The Norwegian Water Resources and Energy Directorate granted a licence on 21 November 2016. After an objection, the case was handed over to the Ministry of Petroleum and Energy. The Ministry gave their final approval for development on 20 April 2018.
Småkraft AS has shown that it is possible to develop power plants that can also double up as attractions. With turf roofs and large windows, it is easy to see what is going on inside and who has built the plant.
Power plant by campsite
Skagerak Kraft will take these thoughts on board when planning the development of a power plant on the Gjuvåa river in Tuddal. The plans are to build the power plant just next to the campsite in the town centre. With relatively simple engineering measures, the power plant may also become a bit of an attraction to camping guests who are interested in things of a more technical nature.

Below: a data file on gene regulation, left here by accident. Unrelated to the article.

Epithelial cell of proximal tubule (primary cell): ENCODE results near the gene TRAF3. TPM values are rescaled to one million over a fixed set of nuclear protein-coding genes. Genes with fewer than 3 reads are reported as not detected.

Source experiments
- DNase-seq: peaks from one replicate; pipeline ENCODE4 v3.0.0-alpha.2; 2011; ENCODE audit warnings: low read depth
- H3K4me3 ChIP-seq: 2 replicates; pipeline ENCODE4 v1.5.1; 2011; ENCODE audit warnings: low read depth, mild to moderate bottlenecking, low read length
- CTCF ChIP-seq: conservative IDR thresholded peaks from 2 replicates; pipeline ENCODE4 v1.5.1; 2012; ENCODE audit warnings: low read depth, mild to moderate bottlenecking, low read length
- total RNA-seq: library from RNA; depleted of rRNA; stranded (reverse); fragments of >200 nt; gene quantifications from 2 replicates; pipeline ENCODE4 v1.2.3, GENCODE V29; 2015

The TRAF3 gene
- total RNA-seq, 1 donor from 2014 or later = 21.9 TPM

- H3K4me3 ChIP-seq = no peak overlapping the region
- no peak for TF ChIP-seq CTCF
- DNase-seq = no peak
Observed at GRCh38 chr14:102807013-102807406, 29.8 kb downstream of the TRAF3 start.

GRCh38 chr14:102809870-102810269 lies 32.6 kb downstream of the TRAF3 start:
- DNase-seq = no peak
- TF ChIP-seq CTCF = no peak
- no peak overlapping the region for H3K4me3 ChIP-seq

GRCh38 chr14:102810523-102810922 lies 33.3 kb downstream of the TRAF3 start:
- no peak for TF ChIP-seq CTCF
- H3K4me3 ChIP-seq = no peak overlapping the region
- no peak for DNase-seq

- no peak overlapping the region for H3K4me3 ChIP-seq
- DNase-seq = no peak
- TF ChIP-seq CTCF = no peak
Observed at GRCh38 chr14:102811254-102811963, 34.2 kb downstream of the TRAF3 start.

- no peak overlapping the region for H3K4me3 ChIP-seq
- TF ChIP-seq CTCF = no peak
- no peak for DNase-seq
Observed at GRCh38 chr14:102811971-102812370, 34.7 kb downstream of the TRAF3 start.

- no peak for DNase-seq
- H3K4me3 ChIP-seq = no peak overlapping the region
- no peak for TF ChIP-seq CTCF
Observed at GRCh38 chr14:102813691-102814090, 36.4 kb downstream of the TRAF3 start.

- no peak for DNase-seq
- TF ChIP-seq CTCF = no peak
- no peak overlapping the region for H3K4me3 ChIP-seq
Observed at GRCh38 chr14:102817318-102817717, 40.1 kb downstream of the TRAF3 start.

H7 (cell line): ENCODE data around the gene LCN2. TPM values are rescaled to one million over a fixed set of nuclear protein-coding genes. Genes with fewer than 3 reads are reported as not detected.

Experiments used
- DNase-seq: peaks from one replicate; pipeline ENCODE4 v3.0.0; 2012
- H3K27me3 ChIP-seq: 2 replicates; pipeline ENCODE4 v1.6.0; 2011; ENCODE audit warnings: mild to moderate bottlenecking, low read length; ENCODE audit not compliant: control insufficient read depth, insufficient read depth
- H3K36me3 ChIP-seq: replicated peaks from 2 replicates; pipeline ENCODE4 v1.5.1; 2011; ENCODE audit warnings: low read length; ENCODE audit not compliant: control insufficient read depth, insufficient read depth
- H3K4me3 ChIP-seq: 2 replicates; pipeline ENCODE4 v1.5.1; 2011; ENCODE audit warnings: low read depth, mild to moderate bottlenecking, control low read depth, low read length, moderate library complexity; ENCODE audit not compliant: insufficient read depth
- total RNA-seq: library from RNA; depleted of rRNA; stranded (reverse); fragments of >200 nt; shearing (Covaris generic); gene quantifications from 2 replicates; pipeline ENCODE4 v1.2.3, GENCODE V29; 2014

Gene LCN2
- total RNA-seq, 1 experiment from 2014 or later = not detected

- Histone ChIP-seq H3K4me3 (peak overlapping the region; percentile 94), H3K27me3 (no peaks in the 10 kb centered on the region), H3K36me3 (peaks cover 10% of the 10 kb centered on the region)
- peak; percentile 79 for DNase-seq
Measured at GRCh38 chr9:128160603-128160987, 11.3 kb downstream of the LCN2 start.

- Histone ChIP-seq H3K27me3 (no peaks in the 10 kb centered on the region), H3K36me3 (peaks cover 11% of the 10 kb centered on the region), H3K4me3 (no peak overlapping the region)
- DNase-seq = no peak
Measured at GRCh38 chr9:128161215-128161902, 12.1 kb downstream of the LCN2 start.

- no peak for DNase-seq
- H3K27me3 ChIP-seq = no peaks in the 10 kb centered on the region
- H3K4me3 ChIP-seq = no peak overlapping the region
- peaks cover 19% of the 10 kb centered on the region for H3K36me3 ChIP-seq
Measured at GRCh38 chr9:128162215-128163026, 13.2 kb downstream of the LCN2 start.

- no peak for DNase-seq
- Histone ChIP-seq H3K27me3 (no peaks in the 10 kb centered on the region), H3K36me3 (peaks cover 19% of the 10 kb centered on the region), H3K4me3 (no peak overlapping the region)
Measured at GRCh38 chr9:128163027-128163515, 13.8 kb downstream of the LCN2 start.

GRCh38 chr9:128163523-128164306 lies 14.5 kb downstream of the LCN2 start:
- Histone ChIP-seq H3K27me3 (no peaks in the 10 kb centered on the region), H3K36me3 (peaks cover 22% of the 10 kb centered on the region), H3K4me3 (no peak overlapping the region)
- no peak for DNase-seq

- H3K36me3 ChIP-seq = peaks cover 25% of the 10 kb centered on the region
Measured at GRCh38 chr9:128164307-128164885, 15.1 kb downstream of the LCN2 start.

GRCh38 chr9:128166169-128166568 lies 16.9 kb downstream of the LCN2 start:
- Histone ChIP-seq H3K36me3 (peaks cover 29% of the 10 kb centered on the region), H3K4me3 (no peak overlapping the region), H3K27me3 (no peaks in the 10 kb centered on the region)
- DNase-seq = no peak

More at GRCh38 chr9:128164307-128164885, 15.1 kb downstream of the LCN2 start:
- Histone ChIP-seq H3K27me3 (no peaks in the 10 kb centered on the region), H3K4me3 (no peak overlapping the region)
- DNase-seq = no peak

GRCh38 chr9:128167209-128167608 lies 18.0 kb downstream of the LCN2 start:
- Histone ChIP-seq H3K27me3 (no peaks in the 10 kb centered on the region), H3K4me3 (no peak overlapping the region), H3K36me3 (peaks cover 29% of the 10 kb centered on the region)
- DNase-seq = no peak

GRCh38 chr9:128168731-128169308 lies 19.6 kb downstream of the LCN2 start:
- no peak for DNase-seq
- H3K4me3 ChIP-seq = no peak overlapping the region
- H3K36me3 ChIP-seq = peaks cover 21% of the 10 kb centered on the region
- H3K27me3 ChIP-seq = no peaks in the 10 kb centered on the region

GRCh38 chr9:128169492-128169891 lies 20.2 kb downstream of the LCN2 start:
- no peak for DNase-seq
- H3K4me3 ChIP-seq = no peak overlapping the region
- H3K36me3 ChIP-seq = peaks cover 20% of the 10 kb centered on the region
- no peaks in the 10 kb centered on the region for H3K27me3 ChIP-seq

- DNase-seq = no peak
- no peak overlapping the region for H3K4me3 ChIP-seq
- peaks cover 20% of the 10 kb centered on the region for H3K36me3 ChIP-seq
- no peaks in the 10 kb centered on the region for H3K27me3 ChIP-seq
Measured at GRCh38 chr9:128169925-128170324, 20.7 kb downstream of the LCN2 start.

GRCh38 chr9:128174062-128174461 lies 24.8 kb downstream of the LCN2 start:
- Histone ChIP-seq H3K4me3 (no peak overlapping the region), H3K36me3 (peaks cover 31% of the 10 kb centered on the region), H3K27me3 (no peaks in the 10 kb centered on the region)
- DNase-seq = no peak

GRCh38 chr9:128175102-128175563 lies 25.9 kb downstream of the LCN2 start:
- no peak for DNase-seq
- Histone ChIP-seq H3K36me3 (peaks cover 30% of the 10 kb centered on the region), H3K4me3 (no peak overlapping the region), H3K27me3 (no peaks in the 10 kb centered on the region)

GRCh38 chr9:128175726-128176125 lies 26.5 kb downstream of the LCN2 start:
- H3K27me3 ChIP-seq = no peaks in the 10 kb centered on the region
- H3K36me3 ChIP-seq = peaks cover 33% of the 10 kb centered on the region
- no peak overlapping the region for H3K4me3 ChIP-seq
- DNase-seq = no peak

The Ministry of Petroleum and Energy gives the go-ahead for development
On 21 November 2016, the Norwegian Water Resources and Energy Directorate (NVE) granted Skagerak Kraft AS permission to develop and operate Gjuvåa Power Plant. After an objection, the case was handed over to the Ministry of Petroleum and Energy (OED) for final consideration. On 20 April 2018, the ministry gave its approval for the development of Gjuvåa.
From the roof of Telemark county
The source of the Gjuvåa river lies at what is virtually the roof of Telemark county at Heddersvatnet lake. This is just next to the car park at Stavro, where the most frequently used trail to the summit of Gaustatoppen begins.
Heddersvatnet remains untouched, because the intake to the power plant is planned to be located several kilometres downstream. The lake is well below the tree line at about 760 metres above sea level, and the water will run into an underground penstock for 2.3 kilometres down to the power station in Tuddal.
Skagerak and four landowners
Skagerak controls approx. 80 per cent of the fall rights at Gjuvåa. The remaining 20 per cent are divided among four landowners. The original plan was to direct the water from Gjuvåa river, together with water from the Sjåvatn lake further east, over to the Bonsvatn lake and the Hjartdøla system. In 2005, Sjåvatn became listed, and consequently, such a transfer was no longer possible.